Bishops are sinners. Confession is even more necessary for the bishop because of his greater responsibilities, which bring opportunities to sin through pride and arrogance.

Unity is not the goal of the Church; truth is the goal of the Church

Unity happens when we commit ourselves to the true and the good. The students with the best questions were often those who were farthest from the Church.  That is because they were wrestling with the truth and desiring unity with the truth. It was the truth that was drawing them closer to Christ and his Church. And once they found unity in the truth, they became the best evangelizers of their peers.

If, desiring unity, the bishop stops teaching the truth, he loses both unity and truth: for himself, and those he is called to shepherd. 

Only light has substance, darkness is the absence of light. 

Sin is associated with darkness, and rightly so because sin is the absence of grace. Young people are not afraid to hear about sin in preaching and we should not be afraid to preach about sin; but we should not focus on it either. Focus on the light—the true, the good, and the beautiful—and people will see in contrast how ugly and undesirable sin is.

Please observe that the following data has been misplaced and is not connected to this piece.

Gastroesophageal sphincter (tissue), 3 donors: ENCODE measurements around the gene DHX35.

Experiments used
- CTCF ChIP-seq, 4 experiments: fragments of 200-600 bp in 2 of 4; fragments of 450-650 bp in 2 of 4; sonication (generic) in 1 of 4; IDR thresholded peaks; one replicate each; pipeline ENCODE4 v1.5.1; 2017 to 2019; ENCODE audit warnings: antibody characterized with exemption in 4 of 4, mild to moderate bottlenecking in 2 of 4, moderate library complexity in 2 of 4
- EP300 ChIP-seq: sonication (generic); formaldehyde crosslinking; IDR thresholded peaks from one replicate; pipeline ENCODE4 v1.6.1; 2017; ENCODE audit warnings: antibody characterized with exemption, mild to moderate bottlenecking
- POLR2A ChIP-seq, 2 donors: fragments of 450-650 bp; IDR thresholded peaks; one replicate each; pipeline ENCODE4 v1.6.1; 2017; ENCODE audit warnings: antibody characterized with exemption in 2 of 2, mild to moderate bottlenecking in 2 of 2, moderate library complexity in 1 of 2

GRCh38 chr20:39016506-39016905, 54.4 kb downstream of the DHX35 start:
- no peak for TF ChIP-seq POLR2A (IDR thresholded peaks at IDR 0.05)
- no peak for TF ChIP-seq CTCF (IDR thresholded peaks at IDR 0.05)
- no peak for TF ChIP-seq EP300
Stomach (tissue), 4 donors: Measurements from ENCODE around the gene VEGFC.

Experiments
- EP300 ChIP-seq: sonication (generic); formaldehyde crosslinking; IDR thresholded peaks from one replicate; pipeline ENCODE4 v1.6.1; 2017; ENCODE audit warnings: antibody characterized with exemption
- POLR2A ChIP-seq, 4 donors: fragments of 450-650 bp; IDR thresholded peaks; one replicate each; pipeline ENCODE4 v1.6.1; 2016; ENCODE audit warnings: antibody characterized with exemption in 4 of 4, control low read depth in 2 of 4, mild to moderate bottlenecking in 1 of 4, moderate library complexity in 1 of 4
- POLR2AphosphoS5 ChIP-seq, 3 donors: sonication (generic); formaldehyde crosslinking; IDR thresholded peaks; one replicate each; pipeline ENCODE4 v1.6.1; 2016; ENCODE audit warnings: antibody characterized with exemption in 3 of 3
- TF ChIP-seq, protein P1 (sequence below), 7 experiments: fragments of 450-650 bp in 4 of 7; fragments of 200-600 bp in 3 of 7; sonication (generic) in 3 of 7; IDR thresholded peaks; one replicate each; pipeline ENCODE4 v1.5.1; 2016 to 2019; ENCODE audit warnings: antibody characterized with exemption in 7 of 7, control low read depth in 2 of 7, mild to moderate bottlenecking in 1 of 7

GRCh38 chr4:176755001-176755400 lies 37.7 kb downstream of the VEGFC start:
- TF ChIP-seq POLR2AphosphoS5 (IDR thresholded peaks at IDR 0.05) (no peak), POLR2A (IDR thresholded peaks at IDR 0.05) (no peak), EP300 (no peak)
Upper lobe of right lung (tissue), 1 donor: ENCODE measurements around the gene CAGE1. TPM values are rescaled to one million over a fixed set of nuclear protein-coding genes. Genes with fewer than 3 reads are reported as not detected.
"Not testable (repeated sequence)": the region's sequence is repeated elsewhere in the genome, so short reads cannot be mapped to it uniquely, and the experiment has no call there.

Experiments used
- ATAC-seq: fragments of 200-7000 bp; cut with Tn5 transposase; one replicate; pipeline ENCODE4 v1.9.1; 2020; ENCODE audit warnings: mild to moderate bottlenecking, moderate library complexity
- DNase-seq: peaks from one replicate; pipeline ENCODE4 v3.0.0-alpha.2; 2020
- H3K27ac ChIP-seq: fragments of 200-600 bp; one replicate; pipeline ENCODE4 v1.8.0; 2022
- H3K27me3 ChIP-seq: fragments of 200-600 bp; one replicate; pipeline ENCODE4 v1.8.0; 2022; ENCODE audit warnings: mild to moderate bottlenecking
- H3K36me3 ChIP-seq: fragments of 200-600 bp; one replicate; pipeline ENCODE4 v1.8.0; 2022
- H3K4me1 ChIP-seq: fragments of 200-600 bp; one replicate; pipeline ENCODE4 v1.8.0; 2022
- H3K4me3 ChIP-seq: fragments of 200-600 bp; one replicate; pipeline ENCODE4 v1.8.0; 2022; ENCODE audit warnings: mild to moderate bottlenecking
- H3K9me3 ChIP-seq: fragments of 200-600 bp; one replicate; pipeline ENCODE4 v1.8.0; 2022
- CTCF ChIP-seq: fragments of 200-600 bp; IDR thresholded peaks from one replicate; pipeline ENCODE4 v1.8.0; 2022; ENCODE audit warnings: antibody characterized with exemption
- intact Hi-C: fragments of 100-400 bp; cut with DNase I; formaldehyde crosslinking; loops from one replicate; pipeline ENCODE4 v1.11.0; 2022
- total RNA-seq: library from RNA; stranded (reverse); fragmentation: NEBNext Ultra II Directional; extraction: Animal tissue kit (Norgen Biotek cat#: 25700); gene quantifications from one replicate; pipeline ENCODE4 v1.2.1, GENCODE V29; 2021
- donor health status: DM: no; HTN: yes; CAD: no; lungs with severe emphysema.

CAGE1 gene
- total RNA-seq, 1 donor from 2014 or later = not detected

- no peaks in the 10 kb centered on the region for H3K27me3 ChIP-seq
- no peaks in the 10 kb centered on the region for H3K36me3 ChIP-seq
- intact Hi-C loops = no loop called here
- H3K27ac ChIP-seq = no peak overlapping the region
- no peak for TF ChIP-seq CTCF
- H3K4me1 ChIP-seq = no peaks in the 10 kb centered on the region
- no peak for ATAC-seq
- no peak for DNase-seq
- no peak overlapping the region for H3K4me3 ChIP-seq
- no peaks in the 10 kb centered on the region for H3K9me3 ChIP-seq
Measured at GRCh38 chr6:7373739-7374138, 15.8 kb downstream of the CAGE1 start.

The Catechism of the Catholic Church is our friend. 

Young people live in a world that often divides itself into left and right, liberal or conservative. Many, especially in the media, try to divide the Church this way as well. But the gift of the Catechism gives us a path to unity, a way to avoid such divides by living fully the Word of God: For there we find the Scriptures, and the teaching of the saints, and the wisdom of the Church. 

As bishops, the Catechism is a measure for us and, if needed, a corrective for our teaching.

The good, the bad, and the sacred.

Winning football is good, laughter among friends is good, eating pizza is good, frisbee golf is good, but sex does not belong on this list. 

Sex is not bad, either. It does not belong on the list with flat tires, lima beans, studying all night for exams, or 8 a.m. classes.